Person/entity paying for your trip: University details (as they are providing scholarship and assistantship. Personal funds in my I-20 have been shown as “zero”).
    Relationship to you: Graduate school.

  3. U.S. contact information: Person of contact as mentioned on I-20 form, along with university address and telephone number + email address of that person.
  4. Family information: Name and D.O.B of father and mother, as per their passports.
  5. Work/education information:Work information: I did research work as a project assistant at a research institute for a year. I hence stated my primary occupation as research. Other information to be provided: work address and contact, salary, job description.Education information: All educational institutes attended at high school level or higher. In the Indian scenario, this equates to 10th (SSC), 12th (HSC) and college degrees (Bachelors and/or Masters). Due to my own lack of understanding, I only mentioned my college degrees (B.E. + M.Sc.) followed by my 12th certificate, forgetting to mention my 10th standard details. When I inquired about the same on one of the university student groups, I was told that it’s not a big issue. There were a few people who had gotten through without mentioning it. I will still be carrying my original documents, nevertheless, and I hope it does not cause any delay in the approval of my visa. **I will update the status on this after my visa interview is done on the 27th of June.**EDIT: I did not face any issue, as I was not asked for any documents related to my previous education. The most that they do ask is bachelor’s and/or master’s degree related documents.

    Information required: degrees obtained, dates of attending school and addresses of schools.

  6. Security and background information: “NO” to all.
  7. Student/exchange visa information:Additional point of contact information: Two points of contact from country of residence, with details about address, telephone number and email address.SEVIS ID: of the form ‘N’ followed by 10 digits (eg. N0012345678).Name of school and course details: PhD in Electrical and Electronics Engineering at <University Name>.

    Location: where you will be submitting application, which is the US consulate chosen at the beginning (in my case it was Mumbai, India).

    Also refer these documents:
    [1] http://git.cognizant.com/US/QTGI-DS160BV.pdf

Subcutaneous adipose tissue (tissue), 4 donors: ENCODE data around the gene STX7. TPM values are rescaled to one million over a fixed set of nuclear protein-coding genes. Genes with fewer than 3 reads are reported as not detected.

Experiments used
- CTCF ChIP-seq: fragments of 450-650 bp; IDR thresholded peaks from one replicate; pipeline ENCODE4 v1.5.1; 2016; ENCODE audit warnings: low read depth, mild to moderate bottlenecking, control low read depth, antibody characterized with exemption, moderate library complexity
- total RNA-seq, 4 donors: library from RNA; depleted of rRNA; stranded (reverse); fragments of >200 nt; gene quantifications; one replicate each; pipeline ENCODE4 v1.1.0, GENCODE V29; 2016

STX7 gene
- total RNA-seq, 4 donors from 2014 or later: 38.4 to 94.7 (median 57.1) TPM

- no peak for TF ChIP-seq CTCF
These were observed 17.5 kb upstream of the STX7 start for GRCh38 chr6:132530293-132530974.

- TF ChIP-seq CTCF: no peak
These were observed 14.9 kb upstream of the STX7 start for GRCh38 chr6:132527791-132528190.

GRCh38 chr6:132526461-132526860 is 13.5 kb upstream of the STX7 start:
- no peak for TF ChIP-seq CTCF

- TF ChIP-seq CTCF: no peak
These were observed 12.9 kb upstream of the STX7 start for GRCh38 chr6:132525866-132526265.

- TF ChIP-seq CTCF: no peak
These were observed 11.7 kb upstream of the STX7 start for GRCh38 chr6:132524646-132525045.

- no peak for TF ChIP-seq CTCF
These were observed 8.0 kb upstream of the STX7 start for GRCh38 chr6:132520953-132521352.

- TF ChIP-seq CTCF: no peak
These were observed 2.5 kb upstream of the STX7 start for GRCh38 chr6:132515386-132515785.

[2] http://photos.state.gov/libraries/hyderabad/657206/gurwarasx/June%207th%202013.pdf

    Save and print the DS-160 confirmation.

2. Visa fee payment and date booking (Link: https://cgifederal.secure.force.com/)

Information required: DS 160 confirmation number, current passport details, US consulate preference, permanent address, telephone number and email address.

Fee payment: NEFT/IMPS/Cash over counter in Citi/Axis bank (preferred).
In case ‘cash over counter’ option is chosen, you will need to print a CGI reference form that has to printed and taken to the bank along with amount mentioned ($160 in local currency). Once the payment is processed, usually in 3-3.5 hours, you can choose your OFC appointment and consular appointment dates and book them.Save and print the visa appointment confirmation. Save the fee payment receipt given by bank.

3. SEVIS fee payment (Link: https://fmjfee.com/i901fee/index.jsp)

Information required: Passport details, SEVIS ID, school code, permanent address details.

Fee payment: $200 using credit card or money order.

Save and print the SEVIS fee payment confirmation page.

Also refer:
[1] https://studyinthestates.dhs.gov/assets/tutorials/i-901-fee-payment/story.html

Visa: Part 3 – OFC appointment

I had my visa OFC appointment today, at the Mumbai VAC (Visa Application Center). I reached about an hour early for my slot of 11:15 am. I waited for about 40 minutes, after which I joined the queue at around 10:55 am (you are allowed to ‘report’ only 15 minutes prior to your slot). You are also not allowed to carry anything apart from relevant documents in a translucent folder  (I did see some people with purses and wallets being allowed, but they had to deposit those items at some place, before proceeding). The process was quite smooth. I had to keep my DS-160 confirmation page in hand, initially. The person letting us inside the center scanned the bar-code on my DS-160, before letting me in. This was followed by a security check, similar to the one done at airports, with separate lines for men and women, after which we were supposed to stand in line to show our documents to a man (or another woman) who were seated on a desk. We had to hand over the following:

  1. The DS-160 confirmation
  2. The visa appointment confirmation
  3. Current passport (note: I carried my old expired passport as a precaution)

The details in the DS-160 confirmation were tallied with those in my passport, specially the ‘given name’ and ‘surname’. The visa appointment time slot and date were cross checked. After careful inspection, the man signed on my DS-160 page and sent me inside to a big hall, where I had to initially join one of the three lines. Officials were seated behind 3 computers, where they took our DS-160+visa appointment confirmation+passport. They then cross-checked details and stuck a bar-coded sticker on the back of my passport, which will subsequently be scanned at the consulate interview.